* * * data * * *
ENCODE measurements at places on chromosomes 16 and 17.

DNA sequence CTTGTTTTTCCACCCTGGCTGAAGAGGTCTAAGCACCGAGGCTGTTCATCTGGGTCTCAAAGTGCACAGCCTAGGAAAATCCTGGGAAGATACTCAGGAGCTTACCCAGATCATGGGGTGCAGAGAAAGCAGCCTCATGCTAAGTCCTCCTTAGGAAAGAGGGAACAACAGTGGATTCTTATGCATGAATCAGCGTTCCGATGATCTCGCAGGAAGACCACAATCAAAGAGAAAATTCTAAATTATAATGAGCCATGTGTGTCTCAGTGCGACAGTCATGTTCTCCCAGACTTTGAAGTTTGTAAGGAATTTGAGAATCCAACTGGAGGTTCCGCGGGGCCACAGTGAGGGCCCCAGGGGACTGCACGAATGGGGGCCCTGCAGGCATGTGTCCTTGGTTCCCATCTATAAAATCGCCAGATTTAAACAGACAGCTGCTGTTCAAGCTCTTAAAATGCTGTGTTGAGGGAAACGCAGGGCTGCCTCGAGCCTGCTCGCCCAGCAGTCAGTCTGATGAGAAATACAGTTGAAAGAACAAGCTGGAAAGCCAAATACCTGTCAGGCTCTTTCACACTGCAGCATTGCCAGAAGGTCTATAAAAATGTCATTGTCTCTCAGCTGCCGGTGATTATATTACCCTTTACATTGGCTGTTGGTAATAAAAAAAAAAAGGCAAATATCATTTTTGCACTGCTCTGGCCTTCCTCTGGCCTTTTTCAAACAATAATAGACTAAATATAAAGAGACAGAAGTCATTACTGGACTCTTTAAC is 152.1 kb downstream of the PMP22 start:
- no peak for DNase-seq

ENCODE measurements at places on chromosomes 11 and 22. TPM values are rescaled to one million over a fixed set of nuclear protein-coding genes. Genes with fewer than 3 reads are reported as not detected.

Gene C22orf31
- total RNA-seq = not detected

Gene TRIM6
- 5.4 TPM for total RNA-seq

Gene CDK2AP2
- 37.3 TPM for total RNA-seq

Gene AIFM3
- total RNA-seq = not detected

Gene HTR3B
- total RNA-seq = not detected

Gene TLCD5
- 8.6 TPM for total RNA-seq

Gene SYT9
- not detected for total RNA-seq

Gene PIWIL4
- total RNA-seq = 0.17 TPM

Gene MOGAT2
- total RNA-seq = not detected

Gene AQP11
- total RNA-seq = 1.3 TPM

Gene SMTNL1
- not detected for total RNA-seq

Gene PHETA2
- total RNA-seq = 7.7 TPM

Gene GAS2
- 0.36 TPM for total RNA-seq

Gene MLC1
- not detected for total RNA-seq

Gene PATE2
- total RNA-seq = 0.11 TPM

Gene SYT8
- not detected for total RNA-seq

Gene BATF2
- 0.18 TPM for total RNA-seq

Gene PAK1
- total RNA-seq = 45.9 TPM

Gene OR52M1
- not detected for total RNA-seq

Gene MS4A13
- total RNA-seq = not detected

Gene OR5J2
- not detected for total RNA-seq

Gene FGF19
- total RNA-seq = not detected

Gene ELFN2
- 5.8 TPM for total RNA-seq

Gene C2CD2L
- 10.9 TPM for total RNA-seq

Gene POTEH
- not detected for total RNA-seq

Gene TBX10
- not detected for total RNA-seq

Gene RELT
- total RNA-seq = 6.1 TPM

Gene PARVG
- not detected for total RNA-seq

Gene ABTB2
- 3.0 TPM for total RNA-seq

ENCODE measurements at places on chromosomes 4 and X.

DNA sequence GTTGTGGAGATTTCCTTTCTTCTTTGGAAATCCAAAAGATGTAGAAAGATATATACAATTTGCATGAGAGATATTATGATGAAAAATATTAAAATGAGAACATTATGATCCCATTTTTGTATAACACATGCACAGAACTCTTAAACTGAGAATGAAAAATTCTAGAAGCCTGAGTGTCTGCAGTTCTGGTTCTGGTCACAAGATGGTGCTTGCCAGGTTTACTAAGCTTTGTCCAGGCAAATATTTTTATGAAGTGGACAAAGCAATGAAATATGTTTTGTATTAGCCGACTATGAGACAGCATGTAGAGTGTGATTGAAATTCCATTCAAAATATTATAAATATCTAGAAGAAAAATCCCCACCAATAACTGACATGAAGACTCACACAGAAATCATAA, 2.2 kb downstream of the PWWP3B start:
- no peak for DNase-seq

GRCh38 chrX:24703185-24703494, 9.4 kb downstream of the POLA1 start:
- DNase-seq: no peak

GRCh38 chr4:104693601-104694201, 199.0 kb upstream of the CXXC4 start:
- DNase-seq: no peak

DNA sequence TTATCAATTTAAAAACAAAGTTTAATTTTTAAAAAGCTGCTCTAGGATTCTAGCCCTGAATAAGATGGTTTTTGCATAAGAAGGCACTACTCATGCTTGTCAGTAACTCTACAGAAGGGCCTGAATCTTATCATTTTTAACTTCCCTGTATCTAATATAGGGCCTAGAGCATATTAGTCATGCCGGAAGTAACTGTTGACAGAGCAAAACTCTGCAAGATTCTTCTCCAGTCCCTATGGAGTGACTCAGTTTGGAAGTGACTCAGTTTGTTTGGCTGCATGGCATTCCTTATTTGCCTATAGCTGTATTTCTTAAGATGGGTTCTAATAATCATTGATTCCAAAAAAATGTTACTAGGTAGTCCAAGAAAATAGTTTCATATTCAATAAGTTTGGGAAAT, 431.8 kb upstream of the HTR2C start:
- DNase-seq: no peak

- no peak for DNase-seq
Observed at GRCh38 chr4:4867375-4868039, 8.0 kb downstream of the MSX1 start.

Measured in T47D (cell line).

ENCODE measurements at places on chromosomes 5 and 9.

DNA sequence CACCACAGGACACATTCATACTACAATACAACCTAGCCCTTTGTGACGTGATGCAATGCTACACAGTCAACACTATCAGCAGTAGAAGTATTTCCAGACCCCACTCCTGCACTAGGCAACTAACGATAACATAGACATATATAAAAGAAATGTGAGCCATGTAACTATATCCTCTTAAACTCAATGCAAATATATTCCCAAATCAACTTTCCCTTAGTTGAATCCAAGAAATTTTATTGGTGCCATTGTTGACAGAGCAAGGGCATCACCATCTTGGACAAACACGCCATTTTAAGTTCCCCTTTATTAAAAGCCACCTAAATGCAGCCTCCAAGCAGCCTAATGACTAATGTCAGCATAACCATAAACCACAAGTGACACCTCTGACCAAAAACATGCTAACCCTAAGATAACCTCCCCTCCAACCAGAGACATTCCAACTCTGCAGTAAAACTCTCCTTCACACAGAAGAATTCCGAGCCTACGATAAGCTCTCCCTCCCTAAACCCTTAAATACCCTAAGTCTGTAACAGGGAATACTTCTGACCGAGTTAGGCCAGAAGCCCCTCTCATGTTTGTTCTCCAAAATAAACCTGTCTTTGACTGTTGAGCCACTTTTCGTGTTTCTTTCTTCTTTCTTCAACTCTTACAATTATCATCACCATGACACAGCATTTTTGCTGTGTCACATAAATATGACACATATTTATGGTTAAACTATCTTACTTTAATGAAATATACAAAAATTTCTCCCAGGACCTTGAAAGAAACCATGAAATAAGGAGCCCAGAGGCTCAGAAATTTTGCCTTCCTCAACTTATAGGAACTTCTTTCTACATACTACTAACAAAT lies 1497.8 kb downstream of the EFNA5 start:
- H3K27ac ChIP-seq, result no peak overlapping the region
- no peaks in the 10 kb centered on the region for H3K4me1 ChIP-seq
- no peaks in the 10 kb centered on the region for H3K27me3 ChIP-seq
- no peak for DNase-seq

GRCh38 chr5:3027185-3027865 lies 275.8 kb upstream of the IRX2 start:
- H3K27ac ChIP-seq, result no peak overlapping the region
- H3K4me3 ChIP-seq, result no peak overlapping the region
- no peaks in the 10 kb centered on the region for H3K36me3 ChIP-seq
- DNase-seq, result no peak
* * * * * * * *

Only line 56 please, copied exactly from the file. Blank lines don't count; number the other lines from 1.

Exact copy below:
- not detected for total RNA-seq